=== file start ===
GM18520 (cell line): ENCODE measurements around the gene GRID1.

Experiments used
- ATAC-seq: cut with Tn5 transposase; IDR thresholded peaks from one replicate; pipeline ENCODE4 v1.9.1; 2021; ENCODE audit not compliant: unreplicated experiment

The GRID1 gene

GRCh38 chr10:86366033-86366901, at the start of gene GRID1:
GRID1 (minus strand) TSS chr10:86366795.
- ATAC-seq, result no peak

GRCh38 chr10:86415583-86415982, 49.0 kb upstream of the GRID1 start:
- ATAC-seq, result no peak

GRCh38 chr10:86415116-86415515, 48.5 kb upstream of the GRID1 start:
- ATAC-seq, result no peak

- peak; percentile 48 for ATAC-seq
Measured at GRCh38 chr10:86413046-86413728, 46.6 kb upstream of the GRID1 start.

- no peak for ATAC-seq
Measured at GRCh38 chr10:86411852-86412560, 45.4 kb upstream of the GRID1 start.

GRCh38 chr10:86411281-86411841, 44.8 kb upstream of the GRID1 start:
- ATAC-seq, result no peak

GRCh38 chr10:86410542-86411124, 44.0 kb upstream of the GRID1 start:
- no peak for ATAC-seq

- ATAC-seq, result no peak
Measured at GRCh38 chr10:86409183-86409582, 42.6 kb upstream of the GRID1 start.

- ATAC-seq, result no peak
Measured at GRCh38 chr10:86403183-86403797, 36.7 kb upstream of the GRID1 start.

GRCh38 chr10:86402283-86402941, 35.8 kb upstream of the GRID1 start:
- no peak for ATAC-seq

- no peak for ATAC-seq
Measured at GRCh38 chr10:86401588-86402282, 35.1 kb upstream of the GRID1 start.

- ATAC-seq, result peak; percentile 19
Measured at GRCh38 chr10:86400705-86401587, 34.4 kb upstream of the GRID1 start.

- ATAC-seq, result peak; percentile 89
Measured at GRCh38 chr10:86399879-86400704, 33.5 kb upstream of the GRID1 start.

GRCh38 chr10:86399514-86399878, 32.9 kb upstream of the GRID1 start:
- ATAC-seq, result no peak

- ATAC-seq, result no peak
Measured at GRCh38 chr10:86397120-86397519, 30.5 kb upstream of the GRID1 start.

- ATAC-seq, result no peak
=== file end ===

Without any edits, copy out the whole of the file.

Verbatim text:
GM18520 (cell line): ENCODE measurements around the gene GRID1.

Experiments used
- ATAC-seq: cut with Tn5 transposase; IDR thresholded peaks from one replicate; pipeline ENCODE4 v1.9.1; 2021; ENCODE audit not compliant: unreplicated experiment

The GRID1 gene

GRCh38 chr10:86366033-86366901, at the start of gene GRID1:
GRID1 (minus strand) TSS chr10:86366795.
- ATAC-seq, result no peak

GRCh38 chr10:86415583-86415982, 49.0 kb upstream of the GRID1 start:
- ATAC-seq, result no peak

GRCh38 chr10:86415116-86415515, 48.5 kb upstream of the GRID1 start:
- ATAC-seq, result no peak

- peak; percentile 48 for ATAC-seq
Measured at GRCh38 chr10:86413046-86413728, 46.6 kb upstream of the GRID1 start.

- no peak for ATAC-seq
Measured at GRCh38 chr10:86411852-86412560, 45.4 kb upstream of the GRID1 start.

GRCh38 chr10:86411281-86411841, 44.8 kb upstream of the GRID1 start:
- ATAC-seq, result no peak

GRCh38 chr10:86410542-86411124, 44.0 kb upstream of the GRID1 start:
- no peak for ATAC-seq

- ATAC-seq, result no peak
Measured at GRCh38 chr10:86409183-86409582, 42.6 kb upstream of the GRID1 start.

- ATAC-seq, result no peak
Measured at GRCh38 chr10:86403183-86403797, 36.7 kb upstream of the GRID1 start.

GRCh38 chr10:86402283-86402941, 35.8 kb upstream of the GRID1 start:
- no peak for ATAC-seq

- no peak for ATAC-seq
Measured at GRCh38 chr10:86401588-86402282, 35.1 kb upstream of the GRID1 start.

- ATAC-seq, result peak; percentile 19
Measured at GRCh38 chr10:86400705-86401587, 34.4 kb upstream of the GRID1 start.

- ATAC-seq, result peak; percentile 89
Measured at GRCh38 chr10:86399879-86400704, 33.5 kb upstream of the GRID1 start.

GRCh38 chr10:86399514-86399878, 32.9 kb upstream of the GRID1 start:
- ATAC-seq, result no peak

- ATAC-seq, result no peak
Measured at GRCh38 chr10:86397120-86397519, 30.5 kb upstream of the GRID1 start.

- ATAC-seq, result no peak